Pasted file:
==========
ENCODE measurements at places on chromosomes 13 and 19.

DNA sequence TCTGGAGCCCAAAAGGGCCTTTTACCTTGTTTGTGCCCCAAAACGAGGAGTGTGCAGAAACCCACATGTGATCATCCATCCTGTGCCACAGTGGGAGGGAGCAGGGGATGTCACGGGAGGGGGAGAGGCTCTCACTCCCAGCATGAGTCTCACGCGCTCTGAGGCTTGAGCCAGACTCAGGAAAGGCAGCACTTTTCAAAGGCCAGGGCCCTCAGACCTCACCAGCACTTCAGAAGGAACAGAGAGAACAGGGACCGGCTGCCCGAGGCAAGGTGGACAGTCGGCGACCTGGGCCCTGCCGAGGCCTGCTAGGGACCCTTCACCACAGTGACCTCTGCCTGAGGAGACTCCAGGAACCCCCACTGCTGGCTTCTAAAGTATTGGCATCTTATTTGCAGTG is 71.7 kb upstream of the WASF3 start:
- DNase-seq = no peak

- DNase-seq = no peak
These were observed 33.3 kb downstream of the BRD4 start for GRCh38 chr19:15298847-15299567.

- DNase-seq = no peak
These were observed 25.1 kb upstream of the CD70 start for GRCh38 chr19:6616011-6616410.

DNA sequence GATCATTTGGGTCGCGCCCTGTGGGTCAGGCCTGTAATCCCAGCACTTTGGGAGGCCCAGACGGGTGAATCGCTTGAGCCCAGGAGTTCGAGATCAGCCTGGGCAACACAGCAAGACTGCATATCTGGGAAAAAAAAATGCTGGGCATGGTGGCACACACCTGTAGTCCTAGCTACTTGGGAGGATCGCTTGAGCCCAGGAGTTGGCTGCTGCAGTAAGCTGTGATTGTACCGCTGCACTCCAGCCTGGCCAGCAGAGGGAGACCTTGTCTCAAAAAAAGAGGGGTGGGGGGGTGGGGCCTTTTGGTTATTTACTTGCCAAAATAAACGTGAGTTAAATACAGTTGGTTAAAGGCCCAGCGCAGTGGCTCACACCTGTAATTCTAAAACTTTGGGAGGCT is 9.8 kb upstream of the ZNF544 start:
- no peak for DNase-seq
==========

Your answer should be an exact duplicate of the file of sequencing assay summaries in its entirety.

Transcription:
ENCODE measurements at places on chromosomes 13 and 19.

DNA sequence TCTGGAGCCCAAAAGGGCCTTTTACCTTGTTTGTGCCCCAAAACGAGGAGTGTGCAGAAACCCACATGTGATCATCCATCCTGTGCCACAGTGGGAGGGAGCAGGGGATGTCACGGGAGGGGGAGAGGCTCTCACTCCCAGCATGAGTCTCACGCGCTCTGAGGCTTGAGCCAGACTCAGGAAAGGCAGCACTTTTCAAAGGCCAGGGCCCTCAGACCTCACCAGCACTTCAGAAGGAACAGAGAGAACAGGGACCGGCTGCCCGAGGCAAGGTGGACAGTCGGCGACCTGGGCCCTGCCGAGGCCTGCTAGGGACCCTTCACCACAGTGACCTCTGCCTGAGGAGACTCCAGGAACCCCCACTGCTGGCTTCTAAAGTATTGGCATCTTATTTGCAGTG is 71.7 kb upstream of the WASF3 start:
- DNase-seq = no peak

- DNase-seq = no peak
These were observed 33.3 kb downstream of the BRD4 start for GRCh38 chr19:15298847-15299567.

- DNase-seq = no peak
These were observed 25.1 kb upstream of the CD70 start for GRCh38 chr19:6616011-6616410.

DNA sequence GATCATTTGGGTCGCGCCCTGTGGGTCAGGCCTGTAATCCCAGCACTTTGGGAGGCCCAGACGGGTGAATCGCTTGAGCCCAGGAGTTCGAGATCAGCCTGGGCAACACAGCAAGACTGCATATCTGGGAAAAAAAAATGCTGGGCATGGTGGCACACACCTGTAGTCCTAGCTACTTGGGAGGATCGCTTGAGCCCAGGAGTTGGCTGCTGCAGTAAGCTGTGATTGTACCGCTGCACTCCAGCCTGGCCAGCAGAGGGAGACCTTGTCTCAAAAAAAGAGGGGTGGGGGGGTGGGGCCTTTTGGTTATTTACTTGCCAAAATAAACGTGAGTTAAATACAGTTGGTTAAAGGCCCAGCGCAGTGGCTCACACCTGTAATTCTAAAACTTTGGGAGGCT is 9.8 kb upstream of the ZNF544 start:
- no peak for DNase-seq